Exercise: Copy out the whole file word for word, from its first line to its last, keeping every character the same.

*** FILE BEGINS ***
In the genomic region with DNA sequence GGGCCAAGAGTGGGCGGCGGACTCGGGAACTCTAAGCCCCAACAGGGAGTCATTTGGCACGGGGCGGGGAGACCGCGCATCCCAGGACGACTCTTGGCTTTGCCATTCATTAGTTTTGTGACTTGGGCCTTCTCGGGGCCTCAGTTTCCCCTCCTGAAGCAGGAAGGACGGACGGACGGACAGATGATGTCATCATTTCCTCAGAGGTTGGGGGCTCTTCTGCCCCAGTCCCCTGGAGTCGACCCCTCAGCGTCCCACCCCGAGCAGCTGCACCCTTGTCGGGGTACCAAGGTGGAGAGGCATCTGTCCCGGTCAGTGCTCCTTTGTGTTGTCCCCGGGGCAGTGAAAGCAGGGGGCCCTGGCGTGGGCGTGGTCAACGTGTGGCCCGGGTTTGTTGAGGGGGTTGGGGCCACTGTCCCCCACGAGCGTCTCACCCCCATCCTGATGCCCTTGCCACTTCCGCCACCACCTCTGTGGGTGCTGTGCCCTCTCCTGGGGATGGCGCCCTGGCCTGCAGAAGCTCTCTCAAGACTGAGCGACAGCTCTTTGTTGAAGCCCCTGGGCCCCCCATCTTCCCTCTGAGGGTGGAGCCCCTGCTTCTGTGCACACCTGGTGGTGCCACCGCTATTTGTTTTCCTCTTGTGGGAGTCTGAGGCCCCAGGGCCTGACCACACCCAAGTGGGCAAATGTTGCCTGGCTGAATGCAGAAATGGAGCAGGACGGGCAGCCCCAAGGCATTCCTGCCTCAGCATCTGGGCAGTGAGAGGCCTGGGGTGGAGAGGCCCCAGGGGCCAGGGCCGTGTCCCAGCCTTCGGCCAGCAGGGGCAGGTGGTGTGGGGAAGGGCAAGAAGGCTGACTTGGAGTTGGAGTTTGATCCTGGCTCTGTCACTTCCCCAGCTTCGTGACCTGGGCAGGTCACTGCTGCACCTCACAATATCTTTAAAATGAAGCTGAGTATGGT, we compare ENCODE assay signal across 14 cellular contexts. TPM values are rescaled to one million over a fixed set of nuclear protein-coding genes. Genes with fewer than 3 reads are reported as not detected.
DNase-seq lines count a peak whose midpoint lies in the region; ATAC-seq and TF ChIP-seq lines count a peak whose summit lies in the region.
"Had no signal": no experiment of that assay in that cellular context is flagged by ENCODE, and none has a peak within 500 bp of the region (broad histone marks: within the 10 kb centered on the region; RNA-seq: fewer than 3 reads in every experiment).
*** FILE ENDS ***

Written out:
In the genomic region with DNA sequence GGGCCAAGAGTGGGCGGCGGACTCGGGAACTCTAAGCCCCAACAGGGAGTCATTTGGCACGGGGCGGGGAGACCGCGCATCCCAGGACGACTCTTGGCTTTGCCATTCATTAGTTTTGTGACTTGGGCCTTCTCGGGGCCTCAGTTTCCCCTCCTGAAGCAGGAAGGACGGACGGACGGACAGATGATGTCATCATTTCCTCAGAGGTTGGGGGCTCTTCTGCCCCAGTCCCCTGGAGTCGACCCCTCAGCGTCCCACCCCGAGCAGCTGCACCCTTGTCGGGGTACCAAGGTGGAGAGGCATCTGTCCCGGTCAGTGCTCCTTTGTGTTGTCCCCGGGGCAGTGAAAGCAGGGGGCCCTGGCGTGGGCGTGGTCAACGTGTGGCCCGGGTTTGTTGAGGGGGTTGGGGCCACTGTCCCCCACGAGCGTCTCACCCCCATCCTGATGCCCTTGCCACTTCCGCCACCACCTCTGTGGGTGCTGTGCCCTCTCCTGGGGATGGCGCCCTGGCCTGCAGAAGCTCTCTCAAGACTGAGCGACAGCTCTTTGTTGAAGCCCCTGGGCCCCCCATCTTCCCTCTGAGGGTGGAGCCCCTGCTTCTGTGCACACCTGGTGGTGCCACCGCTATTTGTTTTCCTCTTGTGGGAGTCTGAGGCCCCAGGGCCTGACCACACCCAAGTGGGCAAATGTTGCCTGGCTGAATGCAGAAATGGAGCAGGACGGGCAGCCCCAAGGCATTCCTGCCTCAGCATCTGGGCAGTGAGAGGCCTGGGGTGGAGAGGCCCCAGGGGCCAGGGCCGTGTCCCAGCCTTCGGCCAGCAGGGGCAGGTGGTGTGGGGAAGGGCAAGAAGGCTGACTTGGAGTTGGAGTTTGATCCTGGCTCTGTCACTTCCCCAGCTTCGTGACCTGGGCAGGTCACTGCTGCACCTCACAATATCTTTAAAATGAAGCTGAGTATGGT, we compare ENCODE assay signal across 14 cellular contexts. TPM values are rescaled to one million over a fixed set of nuclear protein-coding genes. Genes with fewer than 3 reads are reported as not detected.
DNase-seq lines count a peak whose midpoint lies in the region; ATAC-seq and TF ChIP-seq lines count a peak whose summit lies in the region.
"Had no signal": no experiment of that assay in that cellular context is flagged by ENCODE, and none has a peak within 500 bp of the region (broad histone marks: within the 10 kb centered on the region; RNA-seq: fewer than 3 reads in every experiment).